Animal Travel and Transport

A certificate of veterinary inspection (CVI), also known as a health certificate, is an official document issued by a federal, state, tribal, or accredited veterinarian certifying that the animals identified on the document have been inspected and were found to satisfy the regulations pertaining to their intended movement – within the same state, between states, or internationally. Planning to transport your pets or other animals within the U.S. or internationally? If so, you will likely need a certificate of veterinary inspection (CVI).

 

Countries, territories, states, and even public modes of transportation have requirements and restrictions on transporting animals. The regulations help protect people, animals, and ecosystems by guarding against the spread of dangerous diseases, pests, and invasive and injurious animals. Most likely, a certificate of veterinary inspection (CVI) will be required by the authorities at destination. It is your responsibility to get this information from the authorities of your destination well in advance of travel so that you can plan accordingly, including considering alternatives to transporting the animal(s).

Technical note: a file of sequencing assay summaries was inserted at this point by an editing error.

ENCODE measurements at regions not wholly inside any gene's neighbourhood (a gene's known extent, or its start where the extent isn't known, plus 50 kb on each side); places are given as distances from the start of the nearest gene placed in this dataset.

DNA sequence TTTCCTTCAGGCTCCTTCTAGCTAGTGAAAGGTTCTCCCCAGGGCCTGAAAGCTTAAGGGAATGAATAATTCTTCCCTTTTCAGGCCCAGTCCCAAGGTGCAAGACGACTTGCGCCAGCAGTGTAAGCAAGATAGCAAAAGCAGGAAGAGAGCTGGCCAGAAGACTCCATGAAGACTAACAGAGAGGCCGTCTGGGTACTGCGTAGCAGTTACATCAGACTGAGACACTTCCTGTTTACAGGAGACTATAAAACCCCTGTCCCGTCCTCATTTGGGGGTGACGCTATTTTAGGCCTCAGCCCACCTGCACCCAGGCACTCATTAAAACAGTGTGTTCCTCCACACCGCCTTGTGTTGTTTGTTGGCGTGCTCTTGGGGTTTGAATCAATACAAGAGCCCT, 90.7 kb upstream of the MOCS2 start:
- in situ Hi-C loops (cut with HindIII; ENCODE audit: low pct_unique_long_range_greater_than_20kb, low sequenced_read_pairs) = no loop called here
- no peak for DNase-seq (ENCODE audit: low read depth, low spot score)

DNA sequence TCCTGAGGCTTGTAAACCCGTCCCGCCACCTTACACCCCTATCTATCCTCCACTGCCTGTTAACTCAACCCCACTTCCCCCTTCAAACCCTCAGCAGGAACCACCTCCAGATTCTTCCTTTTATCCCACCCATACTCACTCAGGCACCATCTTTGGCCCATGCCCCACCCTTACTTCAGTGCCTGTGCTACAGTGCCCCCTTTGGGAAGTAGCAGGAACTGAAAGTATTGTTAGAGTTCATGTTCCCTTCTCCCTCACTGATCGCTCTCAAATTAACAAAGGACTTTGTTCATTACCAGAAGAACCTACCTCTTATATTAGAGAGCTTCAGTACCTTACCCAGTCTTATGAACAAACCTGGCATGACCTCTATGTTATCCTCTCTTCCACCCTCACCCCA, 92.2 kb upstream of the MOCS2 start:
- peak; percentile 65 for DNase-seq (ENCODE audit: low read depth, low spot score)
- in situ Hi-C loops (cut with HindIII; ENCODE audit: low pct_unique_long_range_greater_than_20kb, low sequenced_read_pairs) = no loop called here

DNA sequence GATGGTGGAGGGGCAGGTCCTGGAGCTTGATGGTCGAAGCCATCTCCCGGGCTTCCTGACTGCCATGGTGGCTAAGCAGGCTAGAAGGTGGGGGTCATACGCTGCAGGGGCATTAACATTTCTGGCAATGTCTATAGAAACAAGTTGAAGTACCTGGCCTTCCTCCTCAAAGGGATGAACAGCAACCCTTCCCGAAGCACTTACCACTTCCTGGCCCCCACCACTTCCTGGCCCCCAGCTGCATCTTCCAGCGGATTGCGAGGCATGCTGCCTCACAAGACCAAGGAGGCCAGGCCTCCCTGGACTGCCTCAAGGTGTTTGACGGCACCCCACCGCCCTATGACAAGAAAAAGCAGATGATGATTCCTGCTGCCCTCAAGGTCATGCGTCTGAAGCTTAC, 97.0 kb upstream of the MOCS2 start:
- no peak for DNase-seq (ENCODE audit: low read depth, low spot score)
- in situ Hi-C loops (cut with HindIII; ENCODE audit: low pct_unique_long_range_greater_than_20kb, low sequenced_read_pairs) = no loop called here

These pre-entry requirements help to ensure that the animals being moved do not carry illnesses or parasites that would be harmful to the people or animals that are in the destination area or that are participating in the same event.

 

In addition to meeting various physical health criteria and depending on the species, age, origin, destination, and purpose of travel, the animals to be moved may need to have certain tests, treatments, vaccinations, or other procedures done before they qualify for inclusion on a CVI. The process may vary from simple to complex depending on the requirements of the destination.

 

Take note, when considering interstate or international travel for your dog or cat, plan ahead because some preparations may need to start six months or more in advance. Be aware that some countries and states may require your pet to be placed in quarantined upon arrival (e.g., according to Hawaii’s law for dogs and cats, quarantine may be up to 120 days).

 

For more information or to request a free travel consultation, please call our hotline to speak with our experienced care specialists at anytime.